This question has been asked for at least the last six years and there’s a lot of confusion around the answer. Google specifically recommends not to get involved in paid link building schemes; saying it will have a negative impact on search rankings. The question to ask is whether a paid media amplification plan is part of a link building scheme for search rankings or whether it’s for legitimate distribution.
For the vast majority of brands, the answer is a resounding, “no.” Paid media amplification is a legitimate channel for getting content out to potential prospects and has no business being penalized by Google in its search rankings. Google knows this as it’s the biggest online paid media channel in the world.
It’s the black hats out there that implement the tactics described. Anyone at a brand or legitimate agency that knows anything about SEO wouldn’t dare to implement a link scheme with today’s search algorithms. That said, paid media amplification with links continues to grow year over year.
The reason why is simple – it works when done appropriately. It drives content engagement from the top to the bottom of the funnel and delivers real business outcomes. The links associated with paid media are said, by Google, to have no impact on rankings. This is true, for the most part with some exceptions.
Note: Google does not publish its specific step by step algorithm criteria, but provides recommendations, nonetheless. If you know anything about SEO you know that to some varying degree, the amount and girth of websites that link to a specific page impacts that page’s ranking. Paid media links don’t count, officially.
Website traffic from paid media and SEO
Google has made it clear that website traffic and time on site matter for search rankings. Both of which do not care which actual channel the traffic and engagement came from. This data, together, is valuable for any algorithm trying to figure out the worthiness of any page for ranking.
Clicking on a non-interruptive paid ad is one thing. However, if that content is engaged with for over 15 seconds that’s a good signal that the content is valuable. That said, Google doesn’t calculate time on page unless the user clicks on a link to visit another page from the content delivered via a non-interruptive paid ad. These clicks and time on page are clear signals to help determine if said content is worthy of ranking well in the search engine results page (SERP), regardless of channel.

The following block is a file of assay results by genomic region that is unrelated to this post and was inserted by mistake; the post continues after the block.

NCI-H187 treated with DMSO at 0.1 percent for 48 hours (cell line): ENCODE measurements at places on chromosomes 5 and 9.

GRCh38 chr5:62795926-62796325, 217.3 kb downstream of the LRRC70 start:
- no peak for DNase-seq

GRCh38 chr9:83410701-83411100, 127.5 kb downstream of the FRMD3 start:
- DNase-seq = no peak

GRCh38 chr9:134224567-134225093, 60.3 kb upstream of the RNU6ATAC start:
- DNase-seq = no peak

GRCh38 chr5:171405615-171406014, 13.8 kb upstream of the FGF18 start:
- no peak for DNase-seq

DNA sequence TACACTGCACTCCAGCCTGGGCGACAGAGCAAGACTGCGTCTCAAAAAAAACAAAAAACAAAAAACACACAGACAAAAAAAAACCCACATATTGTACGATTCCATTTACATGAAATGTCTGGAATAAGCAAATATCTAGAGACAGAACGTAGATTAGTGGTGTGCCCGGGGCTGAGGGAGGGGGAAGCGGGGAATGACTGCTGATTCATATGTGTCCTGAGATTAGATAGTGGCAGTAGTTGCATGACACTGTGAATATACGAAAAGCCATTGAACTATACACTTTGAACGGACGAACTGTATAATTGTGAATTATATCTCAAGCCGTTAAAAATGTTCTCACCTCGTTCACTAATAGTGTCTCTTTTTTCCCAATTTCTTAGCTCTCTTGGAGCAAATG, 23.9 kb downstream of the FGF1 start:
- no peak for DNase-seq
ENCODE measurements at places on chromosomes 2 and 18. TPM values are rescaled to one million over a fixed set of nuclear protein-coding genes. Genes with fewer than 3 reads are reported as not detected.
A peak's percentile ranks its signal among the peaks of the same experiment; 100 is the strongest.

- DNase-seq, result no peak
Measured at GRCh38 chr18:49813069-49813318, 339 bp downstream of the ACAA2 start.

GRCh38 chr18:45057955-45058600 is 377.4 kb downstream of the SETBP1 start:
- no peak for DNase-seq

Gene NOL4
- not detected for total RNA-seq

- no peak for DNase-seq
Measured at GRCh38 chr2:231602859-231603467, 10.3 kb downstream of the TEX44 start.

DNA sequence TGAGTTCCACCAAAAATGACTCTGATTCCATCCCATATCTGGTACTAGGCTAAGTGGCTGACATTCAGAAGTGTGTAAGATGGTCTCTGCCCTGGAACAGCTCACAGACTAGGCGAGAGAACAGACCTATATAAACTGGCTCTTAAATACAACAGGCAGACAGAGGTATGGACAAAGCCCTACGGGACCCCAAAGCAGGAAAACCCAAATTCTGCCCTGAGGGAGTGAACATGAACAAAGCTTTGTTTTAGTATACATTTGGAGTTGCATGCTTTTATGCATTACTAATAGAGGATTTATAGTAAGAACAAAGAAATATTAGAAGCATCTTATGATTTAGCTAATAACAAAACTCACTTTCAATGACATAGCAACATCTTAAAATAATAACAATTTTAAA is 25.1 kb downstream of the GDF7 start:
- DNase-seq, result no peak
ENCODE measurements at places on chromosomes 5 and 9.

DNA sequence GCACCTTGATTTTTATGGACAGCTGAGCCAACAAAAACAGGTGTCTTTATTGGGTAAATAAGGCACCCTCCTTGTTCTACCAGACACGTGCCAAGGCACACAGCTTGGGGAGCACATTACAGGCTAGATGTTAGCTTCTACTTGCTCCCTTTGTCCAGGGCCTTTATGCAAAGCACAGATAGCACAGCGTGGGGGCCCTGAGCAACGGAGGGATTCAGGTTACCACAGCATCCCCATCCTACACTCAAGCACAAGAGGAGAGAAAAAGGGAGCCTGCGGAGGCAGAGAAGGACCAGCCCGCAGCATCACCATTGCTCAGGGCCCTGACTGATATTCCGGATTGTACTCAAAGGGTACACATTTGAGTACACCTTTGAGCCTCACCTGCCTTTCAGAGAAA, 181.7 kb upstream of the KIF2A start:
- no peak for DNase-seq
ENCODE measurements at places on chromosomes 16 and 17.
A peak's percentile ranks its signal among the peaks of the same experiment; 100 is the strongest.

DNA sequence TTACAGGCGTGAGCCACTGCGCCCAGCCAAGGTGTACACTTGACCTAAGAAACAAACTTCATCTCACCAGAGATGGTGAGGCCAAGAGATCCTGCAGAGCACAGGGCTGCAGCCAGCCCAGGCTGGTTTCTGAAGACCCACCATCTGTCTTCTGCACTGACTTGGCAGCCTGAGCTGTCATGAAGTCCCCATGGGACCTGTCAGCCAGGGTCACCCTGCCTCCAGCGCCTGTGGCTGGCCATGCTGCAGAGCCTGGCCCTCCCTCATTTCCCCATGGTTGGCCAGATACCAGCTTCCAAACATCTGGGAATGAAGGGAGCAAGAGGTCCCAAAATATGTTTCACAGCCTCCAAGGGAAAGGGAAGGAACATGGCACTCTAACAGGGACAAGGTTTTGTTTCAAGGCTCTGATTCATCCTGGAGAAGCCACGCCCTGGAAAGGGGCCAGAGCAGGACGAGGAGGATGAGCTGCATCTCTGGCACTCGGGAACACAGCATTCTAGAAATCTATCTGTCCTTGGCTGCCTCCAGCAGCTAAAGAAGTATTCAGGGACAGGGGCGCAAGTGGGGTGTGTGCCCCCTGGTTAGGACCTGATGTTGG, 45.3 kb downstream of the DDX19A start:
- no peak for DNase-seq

Now, if paid media delivers two second bounces post ad unit click, that’s a potential signal NOT to rank the content. This is not data to be ignored when an algorithm is trying to figure out the most appropriate content to rank.
Google’s blind spot
With that, many analytics whisperers have noticed that Google doesn’t always properly identify paid media traffic. In the years of staring at data, it’s clear that some paid content amplification is recorded as referral traffic.
In these cases, paid media links do indeed contribute to the visibility of content in the SERPs. Many think that Google is all powerful and sees everything, but that simply isn’t the truth. If a brand finds themselves in this situation it isn’t their fault. It’s the limitations of Google’s algorithm. Penalties in the SERPs would not be an issue in this scenario.
However, the help in rankings would not be as aggressive when the marked referral (truly paid) traffic came from the same domain. Google looks at the entire link graph and if it finds 20,000 links from the same domain they will surely be undervalued in the grand scheme of things.
So, can paid content amplification improve your SEO? The answer is yes. As long as it delivers real engaging traffic that clicks on another link post-landing page it communicates that the content is of a certain quality that is worthy of ranking in Google’s SERPs.